The employees will suffer with less routes and may lose their jobs. Most of MARTA's riders who do not have any other option may lose jobs in an economy already suffering from recession. And the riders who ride MARTA as an alternative will go back to their cars and then MARTA will complain of lost revenue, again.
MARTA does not care nor do the politicians or business leaders who have been silent about this change. Other urban cities plagued by the same challenges that MARTA cites over and over again manage to provide decent service.
-- Shilpa Mehta, Tucker
The science of sports
While it's not rocket science to understand the various shenanigans that take place in the sale of sports franchises, your column "A lotta Falcon money" (Fishwrapper, Dec. 12) is the best I've read lately in laying out for readers the formula of the deal and the events that will happen in the future. It's also one of the best written, though that's to be expected since you work for the alternative press, the last place where investigative work still gets done.
-- Tom Goldstein, publisher Elysian Fields Quarterly, St. Paul, Minn.
(In response to Fishwrapper, "Does Georgia need smart growth?" Dec. 5): I read your column today and was amazed at either your lack of knowledge or intentional failure to point out several facts.
In regard to question No. 1, you neglected to mention that the property tax, school tax and any other taxes collected by any county government would increase by approximately $1.5 million to $2 million above what was probably being collected before development. Don't you feel that this revenue increase would more than adequately provide for schools, policemen and the few other services that most counties provide today?
Are you also not aware that any impact fees that any developer pays simply adds to the cost of the development and is ultimately passed on to the new homeowners or shopping center owners and ultimately is paid by those who live, shop or use services provided by the ultimate owners of developed land?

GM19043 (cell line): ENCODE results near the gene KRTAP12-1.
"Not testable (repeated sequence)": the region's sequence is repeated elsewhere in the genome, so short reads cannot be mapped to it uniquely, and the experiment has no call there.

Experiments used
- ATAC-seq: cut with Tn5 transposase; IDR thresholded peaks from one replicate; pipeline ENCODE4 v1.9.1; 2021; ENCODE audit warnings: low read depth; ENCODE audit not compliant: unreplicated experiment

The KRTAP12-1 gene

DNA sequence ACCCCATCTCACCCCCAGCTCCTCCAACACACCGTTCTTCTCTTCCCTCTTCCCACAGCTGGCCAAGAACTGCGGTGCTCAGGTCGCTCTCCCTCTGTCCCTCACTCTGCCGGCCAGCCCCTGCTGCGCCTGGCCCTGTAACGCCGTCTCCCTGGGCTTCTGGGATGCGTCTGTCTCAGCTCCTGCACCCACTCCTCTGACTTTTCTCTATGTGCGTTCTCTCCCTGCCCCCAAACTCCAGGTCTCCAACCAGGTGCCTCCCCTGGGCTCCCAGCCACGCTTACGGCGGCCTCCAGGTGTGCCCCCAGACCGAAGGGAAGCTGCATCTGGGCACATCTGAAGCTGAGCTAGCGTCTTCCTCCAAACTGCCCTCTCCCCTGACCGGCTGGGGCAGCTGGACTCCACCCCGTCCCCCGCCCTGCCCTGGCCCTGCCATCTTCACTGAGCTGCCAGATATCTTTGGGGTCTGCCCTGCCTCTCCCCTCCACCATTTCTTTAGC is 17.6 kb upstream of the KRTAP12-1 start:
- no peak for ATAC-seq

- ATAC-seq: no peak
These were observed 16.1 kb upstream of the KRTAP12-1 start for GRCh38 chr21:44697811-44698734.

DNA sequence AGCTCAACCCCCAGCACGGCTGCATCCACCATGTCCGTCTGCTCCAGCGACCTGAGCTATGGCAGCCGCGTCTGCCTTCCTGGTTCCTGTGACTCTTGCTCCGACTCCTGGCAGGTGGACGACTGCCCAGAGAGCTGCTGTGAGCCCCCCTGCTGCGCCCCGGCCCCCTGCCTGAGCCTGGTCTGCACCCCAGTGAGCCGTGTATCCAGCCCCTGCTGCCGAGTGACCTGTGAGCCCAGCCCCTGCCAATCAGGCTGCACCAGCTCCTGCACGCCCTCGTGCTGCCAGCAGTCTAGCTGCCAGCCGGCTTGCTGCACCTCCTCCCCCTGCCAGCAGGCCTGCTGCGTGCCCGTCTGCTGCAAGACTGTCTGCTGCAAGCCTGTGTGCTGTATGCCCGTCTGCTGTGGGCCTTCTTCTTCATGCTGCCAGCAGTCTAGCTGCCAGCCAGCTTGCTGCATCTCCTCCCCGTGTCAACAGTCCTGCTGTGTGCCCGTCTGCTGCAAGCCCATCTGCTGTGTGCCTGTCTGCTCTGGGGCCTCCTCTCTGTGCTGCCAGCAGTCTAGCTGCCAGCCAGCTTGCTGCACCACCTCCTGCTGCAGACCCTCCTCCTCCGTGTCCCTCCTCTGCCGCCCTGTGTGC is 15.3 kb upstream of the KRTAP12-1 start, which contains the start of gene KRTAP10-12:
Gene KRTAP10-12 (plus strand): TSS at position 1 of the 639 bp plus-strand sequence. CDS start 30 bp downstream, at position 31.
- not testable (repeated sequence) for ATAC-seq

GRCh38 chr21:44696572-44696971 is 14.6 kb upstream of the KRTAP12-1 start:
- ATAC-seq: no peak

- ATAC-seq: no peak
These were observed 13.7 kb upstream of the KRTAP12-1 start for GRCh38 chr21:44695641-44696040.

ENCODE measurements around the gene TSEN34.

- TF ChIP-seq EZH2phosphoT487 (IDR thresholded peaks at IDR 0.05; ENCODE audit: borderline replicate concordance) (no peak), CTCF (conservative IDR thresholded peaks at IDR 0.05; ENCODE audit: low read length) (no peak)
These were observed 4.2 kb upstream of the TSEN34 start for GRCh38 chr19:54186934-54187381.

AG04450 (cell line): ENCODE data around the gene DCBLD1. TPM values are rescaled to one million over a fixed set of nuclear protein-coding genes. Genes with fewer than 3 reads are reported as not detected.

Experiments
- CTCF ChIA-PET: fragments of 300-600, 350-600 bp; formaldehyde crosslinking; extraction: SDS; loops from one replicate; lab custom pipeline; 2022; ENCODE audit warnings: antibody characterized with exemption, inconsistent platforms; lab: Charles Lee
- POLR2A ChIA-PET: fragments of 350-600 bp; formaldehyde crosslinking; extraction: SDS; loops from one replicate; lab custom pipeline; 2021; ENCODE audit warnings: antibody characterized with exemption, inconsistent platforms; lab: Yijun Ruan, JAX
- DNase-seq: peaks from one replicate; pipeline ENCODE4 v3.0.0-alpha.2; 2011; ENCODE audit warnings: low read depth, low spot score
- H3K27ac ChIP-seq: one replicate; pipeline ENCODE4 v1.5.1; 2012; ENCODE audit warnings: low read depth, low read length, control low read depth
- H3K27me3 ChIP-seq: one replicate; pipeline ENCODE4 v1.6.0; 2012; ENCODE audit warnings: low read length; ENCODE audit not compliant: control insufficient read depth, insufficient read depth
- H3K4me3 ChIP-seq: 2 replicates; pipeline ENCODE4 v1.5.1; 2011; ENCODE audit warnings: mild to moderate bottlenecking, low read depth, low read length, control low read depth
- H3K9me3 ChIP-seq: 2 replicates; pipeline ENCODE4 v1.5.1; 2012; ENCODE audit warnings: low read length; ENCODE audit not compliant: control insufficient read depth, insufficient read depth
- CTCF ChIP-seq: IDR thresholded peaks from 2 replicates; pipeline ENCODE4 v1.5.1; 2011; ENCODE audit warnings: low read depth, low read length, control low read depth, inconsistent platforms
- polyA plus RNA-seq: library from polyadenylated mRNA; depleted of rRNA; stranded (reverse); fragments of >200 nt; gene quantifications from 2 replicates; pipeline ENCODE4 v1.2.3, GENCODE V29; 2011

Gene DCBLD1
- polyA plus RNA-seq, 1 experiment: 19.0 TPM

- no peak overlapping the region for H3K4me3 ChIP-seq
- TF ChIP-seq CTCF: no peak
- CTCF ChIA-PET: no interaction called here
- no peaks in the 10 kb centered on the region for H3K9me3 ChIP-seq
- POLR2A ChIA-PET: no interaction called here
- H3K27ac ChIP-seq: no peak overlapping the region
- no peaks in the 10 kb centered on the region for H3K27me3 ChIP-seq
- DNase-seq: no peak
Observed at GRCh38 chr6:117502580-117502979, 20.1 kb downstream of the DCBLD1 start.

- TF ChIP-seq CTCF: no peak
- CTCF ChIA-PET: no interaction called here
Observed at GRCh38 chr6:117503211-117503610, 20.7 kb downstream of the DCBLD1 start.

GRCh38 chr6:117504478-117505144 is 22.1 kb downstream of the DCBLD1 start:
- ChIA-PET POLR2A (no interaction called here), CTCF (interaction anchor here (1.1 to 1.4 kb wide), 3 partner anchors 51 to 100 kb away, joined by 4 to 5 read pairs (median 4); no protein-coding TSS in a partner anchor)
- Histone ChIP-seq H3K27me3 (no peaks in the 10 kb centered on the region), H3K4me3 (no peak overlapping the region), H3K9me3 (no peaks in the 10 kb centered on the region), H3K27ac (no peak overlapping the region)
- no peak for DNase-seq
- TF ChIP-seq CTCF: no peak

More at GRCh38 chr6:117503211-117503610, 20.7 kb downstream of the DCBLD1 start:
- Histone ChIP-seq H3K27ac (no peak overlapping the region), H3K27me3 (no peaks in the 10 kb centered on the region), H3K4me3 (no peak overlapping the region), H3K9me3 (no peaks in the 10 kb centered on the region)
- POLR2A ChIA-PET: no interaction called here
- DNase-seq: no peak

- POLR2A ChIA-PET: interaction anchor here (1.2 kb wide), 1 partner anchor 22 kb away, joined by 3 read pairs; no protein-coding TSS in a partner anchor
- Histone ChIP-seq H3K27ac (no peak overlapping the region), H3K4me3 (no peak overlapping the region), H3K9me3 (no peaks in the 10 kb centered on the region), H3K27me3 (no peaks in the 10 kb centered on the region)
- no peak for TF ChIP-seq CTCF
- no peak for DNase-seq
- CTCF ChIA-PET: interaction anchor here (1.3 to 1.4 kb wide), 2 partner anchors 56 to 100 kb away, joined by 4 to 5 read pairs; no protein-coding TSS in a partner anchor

Your anti-growth article reeks of the bias many intown elitists spew forth. Please realize that there are many people that simply cannot afford homes in Inman Park, Virginia-Highland and many of the other grossly overpriced intown neighborhoods. These are the policemen, firemen, teachers, county and city employees that are able to own "cookie cutter" homes in the suburbs because some developer and/or builder was gutsy enough to buy and develop land in an outlying area.
-- Jerry Osgood, Atlanta
Editor's note: John Sugg may be an elitist, but he's not an intown elitist. He lives in Lawrenceville.
I read with revulsion a recent op-ed by Luke Boggs that beats the drums of war in support of bombing Iraq (Flipside, "Should Saddam Hussein be America's next target?" Dec. 12). First, the word "bombing" is ambiguous given that the U.S. has continuously bombed Iraq since the end of the Gulf War more than 10 years ago. This bombing of Iraq was also in addition to the 10 years of economic sanctions that have resulted in the deaths of approximately 250 people every day since (UNICEF, April 1998).
Boggs is totally ambivalent to the explosive situation of the Palestine/Israel conflict. The people of the Middle East and Muslim world are watching with horror the unfolding of a hypocritical U.S. foreign policy, a policy that asks their support in bombing Iraq yet persists in its uncritical military and political support of Israel. To Arabs and Muslims, Israel is a brutal colonial power that has denied Palestinians their freedom and independence from the occupation. It also scares them with its nuclear, biological and chemical weapons by far superior in quality and quantity than those Iraq is believed to have. Bombing Iraq simply exposes a double standard in U.S. foreign policy, a kind of "weaponry apartheid."